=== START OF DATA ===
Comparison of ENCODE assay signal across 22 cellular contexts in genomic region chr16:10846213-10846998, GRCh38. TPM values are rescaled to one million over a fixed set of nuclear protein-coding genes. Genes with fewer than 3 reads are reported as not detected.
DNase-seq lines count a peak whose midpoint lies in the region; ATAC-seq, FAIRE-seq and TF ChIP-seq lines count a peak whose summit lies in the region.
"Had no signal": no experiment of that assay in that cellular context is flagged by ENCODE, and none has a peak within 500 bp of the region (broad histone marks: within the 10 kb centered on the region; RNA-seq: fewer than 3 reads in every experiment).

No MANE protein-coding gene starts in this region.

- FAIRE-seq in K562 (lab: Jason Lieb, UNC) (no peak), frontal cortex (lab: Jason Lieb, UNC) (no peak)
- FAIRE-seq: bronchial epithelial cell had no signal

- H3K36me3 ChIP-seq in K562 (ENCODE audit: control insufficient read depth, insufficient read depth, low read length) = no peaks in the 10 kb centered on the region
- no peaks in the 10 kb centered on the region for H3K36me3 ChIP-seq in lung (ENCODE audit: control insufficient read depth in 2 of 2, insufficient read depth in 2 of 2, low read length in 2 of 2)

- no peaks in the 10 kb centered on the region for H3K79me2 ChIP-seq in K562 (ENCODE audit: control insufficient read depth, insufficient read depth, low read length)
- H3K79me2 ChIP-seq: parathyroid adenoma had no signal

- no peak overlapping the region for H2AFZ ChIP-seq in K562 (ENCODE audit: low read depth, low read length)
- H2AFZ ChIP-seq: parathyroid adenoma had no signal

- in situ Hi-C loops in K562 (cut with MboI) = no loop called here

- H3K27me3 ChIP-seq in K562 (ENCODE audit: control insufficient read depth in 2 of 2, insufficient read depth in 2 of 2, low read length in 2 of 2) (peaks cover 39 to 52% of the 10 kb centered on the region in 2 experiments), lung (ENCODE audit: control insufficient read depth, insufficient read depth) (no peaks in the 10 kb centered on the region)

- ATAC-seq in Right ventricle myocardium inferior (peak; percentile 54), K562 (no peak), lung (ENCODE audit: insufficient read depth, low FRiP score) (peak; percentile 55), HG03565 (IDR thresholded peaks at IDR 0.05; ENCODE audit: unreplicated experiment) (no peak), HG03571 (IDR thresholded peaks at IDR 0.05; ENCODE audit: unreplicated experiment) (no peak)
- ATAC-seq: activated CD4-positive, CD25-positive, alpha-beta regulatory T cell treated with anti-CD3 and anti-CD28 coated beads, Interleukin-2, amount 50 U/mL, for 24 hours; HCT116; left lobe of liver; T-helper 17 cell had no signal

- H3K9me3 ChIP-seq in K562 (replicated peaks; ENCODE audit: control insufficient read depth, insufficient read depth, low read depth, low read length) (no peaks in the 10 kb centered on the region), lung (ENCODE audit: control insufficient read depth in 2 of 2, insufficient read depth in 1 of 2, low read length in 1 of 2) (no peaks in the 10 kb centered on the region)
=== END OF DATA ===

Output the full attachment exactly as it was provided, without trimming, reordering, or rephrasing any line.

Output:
Comparison of ENCODE assay signal across 22 cellular contexts in genomic region chr16:10846213-10846998, GRCh38. TPM values are rescaled to one million over a fixed set of nuclear protein-coding genes. Genes with fewer than 3 reads are reported as not detected.
DNase-seq lines count a peak whose midpoint lies in the region; ATAC-seq, FAIRE-seq and TF ChIP-seq lines count a peak whose summit lies in the region.
"Had no signal": no experiment of that assay in that cellular context is flagged by ENCODE, and none has a peak within 500 bp of the region (broad histone marks: within the 10 kb centered on the region; RNA-seq: fewer than 3 reads in every experiment).

No MANE protein-coding gene starts in this region.

- FAIRE-seq in K562 (lab: Jason Lieb, UNC) (no peak), frontal cortex (lab: Jason Lieb, UNC) (no peak)
- FAIRE-seq: bronchial epithelial cell had no signal

- H3K36me3 ChIP-seq in K562 (ENCODE audit: control insufficient read depth, insufficient read depth, low read length) = no peaks in the 10 kb centered on the region
- no peaks in the 10 kb centered on the region for H3K36me3 ChIP-seq in lung (ENCODE audit: control insufficient read depth in 2 of 2, insufficient read depth in 2 of 2, low read length in 2 of 2)

- no peaks in the 10 kb centered on the region for H3K79me2 ChIP-seq in K562 (ENCODE audit: control insufficient read depth, insufficient read depth, low read length)
- H3K79me2 ChIP-seq: parathyroid adenoma had no signal

- no peak overlapping the region for H2AFZ ChIP-seq in K562 (ENCODE audit: low read depth, low read length)
- H2AFZ ChIP-seq: parathyroid adenoma had no signal

- in situ Hi-C loops in K562 (cut with MboI) = no loop called here

- H3K27me3 ChIP-seq in K562 (ENCODE audit: control insufficient read depth in 2 of 2, insufficient read depth in 2 of 2, low read length in 2 of 2) (peaks cover 39 to 52% of the 10 kb centered on the region in 2 experiments), lung (ENCODE audit: control insufficient read depth, insufficient read depth) (no peaks in the 10 kb centered on the region)

- ATAC-seq in Right ventricle myocardium inferior (peak; percentile 54), K562 (no peak), lung (ENCODE audit: insufficient read depth, low FRiP score) (peak; percentile 55), HG03565 (IDR thresholded peaks at IDR 0.05; ENCODE audit: unreplicated experiment) (no peak), HG03571 (IDR thresholded peaks at IDR 0.05; ENCODE audit: unreplicated experiment) (no peak)
- ATAC-seq: activated CD4-positive, CD25-positive, alpha-beta regulatory T cell treated with anti-CD3 and anti-CD28 coated beads, Interleukin-2, amount 50 U/mL, for 24 hours; HCT116; left lobe of liver; T-helper 17 cell had no signal

- H3K9me3 ChIP-seq in K562 (replicated peaks; ENCODE audit: control insufficient read depth, insufficient read depth, low read depth, low read length) (no peaks in the 10 kb centered on the region), lung (ENCODE audit: control insufficient read depth in 2 of 2, insufficient read depth in 1 of 2, low read length in 1 of 2) (no peaks in the 10 kb centered on the region)